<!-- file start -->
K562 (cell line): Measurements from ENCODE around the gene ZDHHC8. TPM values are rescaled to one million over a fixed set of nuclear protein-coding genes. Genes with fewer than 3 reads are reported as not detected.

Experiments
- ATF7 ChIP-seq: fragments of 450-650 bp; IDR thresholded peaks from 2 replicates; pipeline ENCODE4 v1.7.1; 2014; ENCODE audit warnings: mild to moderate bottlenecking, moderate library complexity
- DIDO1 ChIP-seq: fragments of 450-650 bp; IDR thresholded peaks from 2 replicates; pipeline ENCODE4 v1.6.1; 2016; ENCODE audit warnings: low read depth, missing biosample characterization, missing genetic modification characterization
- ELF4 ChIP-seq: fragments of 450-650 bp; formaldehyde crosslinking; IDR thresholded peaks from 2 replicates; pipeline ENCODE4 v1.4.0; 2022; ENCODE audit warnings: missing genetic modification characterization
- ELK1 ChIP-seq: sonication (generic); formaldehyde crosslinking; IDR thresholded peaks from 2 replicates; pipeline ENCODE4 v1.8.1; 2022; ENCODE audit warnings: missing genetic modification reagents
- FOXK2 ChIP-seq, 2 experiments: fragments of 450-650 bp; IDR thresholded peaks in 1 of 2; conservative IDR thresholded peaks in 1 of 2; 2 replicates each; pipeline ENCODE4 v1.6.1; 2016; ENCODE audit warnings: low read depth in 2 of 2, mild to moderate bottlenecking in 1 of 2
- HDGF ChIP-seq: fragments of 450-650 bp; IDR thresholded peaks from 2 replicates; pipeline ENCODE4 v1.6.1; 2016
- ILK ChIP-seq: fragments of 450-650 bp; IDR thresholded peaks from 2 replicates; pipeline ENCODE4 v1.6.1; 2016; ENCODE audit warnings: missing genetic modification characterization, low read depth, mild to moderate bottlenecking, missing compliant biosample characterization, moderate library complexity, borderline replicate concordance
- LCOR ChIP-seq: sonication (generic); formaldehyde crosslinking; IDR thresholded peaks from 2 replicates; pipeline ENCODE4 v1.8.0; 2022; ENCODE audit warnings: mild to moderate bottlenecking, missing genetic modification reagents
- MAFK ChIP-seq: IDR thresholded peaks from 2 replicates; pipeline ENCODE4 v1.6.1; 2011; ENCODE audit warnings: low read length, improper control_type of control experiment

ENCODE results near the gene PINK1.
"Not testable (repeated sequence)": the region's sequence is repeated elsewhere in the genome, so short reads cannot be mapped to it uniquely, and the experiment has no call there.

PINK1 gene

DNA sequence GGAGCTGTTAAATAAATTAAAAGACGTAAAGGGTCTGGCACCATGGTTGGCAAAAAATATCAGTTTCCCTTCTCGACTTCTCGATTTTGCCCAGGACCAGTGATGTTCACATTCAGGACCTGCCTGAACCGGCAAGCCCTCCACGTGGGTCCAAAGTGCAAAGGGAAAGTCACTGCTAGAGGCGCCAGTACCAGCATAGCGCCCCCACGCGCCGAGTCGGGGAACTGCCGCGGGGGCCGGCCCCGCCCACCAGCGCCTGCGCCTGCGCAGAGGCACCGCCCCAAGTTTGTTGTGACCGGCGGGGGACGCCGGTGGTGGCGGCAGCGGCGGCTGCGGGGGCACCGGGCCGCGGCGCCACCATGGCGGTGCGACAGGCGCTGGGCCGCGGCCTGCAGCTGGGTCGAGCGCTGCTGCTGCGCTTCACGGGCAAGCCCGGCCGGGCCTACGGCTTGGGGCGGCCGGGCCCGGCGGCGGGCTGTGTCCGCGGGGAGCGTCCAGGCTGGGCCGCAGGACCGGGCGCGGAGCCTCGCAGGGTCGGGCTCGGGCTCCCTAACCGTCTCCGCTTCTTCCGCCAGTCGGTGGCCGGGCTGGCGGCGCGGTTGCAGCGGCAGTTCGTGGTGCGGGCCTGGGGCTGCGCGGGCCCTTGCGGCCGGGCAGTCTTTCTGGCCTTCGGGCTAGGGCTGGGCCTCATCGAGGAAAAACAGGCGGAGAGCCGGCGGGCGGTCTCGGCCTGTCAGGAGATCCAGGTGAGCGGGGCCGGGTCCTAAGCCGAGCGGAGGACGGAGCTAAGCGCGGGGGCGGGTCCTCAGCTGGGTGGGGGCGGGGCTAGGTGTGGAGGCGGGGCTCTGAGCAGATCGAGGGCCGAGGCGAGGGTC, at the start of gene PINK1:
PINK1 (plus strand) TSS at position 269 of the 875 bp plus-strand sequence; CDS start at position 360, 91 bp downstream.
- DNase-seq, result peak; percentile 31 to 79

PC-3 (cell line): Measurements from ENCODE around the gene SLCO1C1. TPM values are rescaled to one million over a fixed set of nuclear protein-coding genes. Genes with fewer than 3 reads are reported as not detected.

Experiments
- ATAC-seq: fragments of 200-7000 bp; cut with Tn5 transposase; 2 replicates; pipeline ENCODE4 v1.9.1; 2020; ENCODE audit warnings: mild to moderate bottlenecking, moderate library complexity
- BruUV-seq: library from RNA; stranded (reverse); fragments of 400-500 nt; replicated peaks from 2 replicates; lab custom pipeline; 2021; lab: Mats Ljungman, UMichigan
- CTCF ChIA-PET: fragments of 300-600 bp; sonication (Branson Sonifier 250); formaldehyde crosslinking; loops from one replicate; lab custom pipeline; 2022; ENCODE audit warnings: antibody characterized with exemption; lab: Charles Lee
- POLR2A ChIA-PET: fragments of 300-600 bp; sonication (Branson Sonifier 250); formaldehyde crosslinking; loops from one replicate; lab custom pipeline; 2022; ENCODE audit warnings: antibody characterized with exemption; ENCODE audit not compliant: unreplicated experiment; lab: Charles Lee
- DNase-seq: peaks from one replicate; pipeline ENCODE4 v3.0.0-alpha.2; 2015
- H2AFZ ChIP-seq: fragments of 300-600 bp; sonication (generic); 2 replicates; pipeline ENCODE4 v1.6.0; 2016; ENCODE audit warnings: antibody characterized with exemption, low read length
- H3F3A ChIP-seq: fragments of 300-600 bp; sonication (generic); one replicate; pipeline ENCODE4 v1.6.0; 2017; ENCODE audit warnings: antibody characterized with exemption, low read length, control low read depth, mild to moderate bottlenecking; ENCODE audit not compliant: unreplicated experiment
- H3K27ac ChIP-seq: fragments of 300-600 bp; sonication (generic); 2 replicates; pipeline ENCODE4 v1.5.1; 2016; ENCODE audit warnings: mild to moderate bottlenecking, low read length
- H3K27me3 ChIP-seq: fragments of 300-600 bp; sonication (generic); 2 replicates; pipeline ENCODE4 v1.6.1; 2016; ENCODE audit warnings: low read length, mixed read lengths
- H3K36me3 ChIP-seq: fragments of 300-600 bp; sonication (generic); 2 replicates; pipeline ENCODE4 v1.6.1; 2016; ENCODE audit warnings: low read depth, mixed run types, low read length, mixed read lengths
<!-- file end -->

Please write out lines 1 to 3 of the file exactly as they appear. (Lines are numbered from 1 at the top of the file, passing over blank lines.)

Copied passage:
K562 (cell line): Measurements from ENCODE around the gene ZDHHC8. TPM values are rescaled to one million over a fixed set of nuclear protein-coding genes. Genes with fewer than 3 reads are reported as not detected.

Experiments
- ATF7 ChIP-seq: fragments of 450-650 bp; IDR thresholded peaks from 2 replicates; pipeline ENCODE4 v1.7.1; 2014; ENCODE audit warnings: mild to moderate bottlenecking, moderate library complexity